Sunday, October 3, 2010

Superfruit: Noni (Great Morinda)

Morinda citrifolia, commonly known as great morinda, Indian mulberry, nunaakai (Tamil Nadu, India), dog dumpling (Barbados), mengkudu (Malaysia), beach mulberry, cheese fruit or noni (from Hawaiian) is a tree in the coffee family, Rubiaceae. Morinda citrifolia is native from Southeast Asia to Australia and is now distributed throughout the trop.
Noni grows in shady forests as well as on open rocky or sandy shores. It reaches maturity in about 18 months and then yields between 4–8 kilograms (8.8–18 lb) of fruit every month throughout the year. It is tolerant of saline soils, drought conditions, and secondary soils. It is therefore found in a wide variety of habitats: volcanic terrains, lava-strewn coasts, and clearings or limestone outcrops. It can grow up to 9 metres (30 ft) tall, and has large, simple, dark green, shiny and deeply veined leaves.
The Noni plant is known among the people of the tropics world-wide. In Malaysia, it is known as Mengkudu. In Southeast Asia it is known as Nhau. In the islands of the South Pacific the plant is known as Nonu, in Samoa and Tonga. Nono in Raratonga and Tahiti, and Noni in the Marquesas Islands and Hawaii becoming and integral part of the Polynesian culture. An important source of food, the fruit of the Noni tree has been used for centuries as a food source. Early Polynesians recognized its pure value and consumed it in times of famine.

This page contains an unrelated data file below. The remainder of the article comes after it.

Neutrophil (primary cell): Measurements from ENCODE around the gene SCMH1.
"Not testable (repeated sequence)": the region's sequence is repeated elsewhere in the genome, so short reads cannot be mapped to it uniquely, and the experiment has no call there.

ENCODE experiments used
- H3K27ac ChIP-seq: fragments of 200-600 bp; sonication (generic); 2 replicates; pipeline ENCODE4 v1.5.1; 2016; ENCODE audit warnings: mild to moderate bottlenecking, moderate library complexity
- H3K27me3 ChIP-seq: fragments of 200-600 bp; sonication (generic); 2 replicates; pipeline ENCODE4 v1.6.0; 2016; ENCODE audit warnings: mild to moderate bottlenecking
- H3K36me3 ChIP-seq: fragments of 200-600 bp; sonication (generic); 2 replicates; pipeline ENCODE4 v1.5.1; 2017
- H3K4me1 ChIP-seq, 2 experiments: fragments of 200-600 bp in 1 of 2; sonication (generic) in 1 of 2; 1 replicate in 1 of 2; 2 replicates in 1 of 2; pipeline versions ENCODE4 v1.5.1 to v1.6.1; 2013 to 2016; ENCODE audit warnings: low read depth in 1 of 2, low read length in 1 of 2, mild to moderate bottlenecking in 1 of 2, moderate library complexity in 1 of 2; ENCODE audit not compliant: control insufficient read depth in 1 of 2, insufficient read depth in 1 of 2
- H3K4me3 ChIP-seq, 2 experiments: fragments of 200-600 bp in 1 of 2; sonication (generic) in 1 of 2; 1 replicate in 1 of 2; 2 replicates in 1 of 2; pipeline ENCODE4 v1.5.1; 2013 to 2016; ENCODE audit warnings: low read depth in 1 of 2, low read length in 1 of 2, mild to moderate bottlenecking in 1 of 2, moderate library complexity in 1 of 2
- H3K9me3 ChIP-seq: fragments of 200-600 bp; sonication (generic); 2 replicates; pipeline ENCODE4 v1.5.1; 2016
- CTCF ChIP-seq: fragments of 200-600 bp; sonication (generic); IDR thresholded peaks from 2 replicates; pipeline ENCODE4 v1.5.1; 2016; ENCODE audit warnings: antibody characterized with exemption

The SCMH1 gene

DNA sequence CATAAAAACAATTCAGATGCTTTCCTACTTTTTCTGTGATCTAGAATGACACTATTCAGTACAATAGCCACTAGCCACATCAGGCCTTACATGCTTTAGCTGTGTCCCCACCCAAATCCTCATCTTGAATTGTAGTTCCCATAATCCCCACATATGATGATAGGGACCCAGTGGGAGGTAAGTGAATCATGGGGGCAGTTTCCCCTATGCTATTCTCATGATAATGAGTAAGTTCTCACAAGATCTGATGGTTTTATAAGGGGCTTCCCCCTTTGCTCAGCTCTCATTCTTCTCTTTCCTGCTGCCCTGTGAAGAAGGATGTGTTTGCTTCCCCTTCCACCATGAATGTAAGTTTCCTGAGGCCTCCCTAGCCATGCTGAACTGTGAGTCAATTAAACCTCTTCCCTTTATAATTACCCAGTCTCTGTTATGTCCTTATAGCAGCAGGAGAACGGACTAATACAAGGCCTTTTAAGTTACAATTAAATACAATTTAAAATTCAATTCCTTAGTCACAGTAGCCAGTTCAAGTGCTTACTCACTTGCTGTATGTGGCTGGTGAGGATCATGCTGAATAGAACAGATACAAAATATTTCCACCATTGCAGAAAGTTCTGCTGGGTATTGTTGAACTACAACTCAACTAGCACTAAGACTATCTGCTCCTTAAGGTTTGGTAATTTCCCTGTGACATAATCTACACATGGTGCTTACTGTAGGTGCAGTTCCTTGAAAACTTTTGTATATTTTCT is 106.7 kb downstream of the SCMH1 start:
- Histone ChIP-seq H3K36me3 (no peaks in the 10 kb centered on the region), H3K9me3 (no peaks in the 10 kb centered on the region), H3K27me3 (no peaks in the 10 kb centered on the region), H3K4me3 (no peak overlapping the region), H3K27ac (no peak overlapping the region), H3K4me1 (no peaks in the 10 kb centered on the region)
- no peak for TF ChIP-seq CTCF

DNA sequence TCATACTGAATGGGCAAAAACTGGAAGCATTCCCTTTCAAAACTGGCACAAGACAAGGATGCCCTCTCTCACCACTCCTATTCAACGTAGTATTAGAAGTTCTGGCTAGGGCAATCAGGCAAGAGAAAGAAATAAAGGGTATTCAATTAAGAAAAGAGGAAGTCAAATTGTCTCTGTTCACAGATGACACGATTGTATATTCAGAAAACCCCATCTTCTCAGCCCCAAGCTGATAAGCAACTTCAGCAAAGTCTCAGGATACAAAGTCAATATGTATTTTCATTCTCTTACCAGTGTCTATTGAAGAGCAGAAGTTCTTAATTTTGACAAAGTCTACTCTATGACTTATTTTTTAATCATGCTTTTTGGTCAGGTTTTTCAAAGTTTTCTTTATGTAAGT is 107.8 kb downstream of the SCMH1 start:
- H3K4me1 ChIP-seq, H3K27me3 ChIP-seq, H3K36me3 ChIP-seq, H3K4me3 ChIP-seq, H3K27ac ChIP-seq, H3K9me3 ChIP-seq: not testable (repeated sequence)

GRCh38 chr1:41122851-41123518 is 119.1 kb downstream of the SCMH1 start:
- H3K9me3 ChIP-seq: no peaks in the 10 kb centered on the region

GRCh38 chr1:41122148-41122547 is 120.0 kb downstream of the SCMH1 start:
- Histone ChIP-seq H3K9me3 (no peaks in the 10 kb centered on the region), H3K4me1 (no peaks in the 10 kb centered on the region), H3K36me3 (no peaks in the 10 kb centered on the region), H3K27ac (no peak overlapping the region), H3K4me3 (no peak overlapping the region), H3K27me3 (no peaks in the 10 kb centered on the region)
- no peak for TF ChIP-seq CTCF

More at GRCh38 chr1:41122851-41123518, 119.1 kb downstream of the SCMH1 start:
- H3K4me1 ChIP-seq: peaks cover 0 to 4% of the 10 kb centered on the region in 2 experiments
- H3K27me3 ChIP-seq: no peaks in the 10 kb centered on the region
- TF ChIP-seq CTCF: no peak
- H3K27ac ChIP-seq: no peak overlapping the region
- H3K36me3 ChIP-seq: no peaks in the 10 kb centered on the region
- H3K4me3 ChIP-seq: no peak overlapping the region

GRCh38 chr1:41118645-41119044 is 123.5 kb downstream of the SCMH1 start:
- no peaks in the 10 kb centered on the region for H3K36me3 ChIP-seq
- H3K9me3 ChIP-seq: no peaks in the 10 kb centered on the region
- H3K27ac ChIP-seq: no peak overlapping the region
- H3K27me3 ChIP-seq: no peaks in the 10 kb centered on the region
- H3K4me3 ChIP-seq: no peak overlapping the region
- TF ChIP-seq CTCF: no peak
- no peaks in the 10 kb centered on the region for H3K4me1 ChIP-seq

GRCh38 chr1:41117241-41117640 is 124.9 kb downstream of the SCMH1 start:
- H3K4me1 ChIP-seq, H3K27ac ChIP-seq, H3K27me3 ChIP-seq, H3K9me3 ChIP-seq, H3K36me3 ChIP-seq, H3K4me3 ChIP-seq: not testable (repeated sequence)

Despite its strong smell and bitter taste, the noni fruit became a staple food choice for people of Raratonga, Samoa and Fiji who ate the noni fruit raw or cooked. Australian Aborigines consume the fruit raw with salt or cook it with curry. The seeds are edible when roasted. Seeds, leaves, bark and root were also consumed by people familiar with the qualities of this unusual plant. Traditionally, every part of the Morinda Citrifolia plant is valued and used.
The plant bears flowers and fruits all year round. The fruit is a multiple fruit that has a pungent odor when ripening, and is hence also known as cheese fruit or even vomit fruit. It is oval in shape and reaches 4–7 centimeters (1.6–2.8 in) size. At first green, the fruit turns yellow then almost white as it ripens. It contains many seeds. It is sometimes called starvation fruit. The noni is especially attractive to weaver ants, which make nests out of the leaves of the tree. These ants protect the plant from some plant-parasitic insects. The smell of the fruit also attracts fruit bats, which aid in dispersing the seeds.
Nutrients and phytochemicals
Noni fruit powder is high in carbohydrates and dietary fiber. According to the College of Tropical Agriculture and Human Resources at the University of Hawaii at Mānoa, a 100 g sample of the powder contains 71% Carbohydrate and 36% Fiber. The sample also contained 5.2% Protein and 1.2% Fat. These macronutrients evidently reside in the fruit pulp, as noni juice has sparse amounts of macronutrients.
The main micronutrients of noni pulp powder include 9.8 mg of Vitamin C per 1200 mg sample, as well as 0.048 mg Niacin (vitamin B3), 0.02 mg Iron and 32.0 mg Potassium. Vitamin A, Calcium and Sodium are present in moderate amounts. When noni juice alone is analyzed and compared to pulp powder, only Vitamin C is retained at a high level, 33.6 mg per 100 g of juice.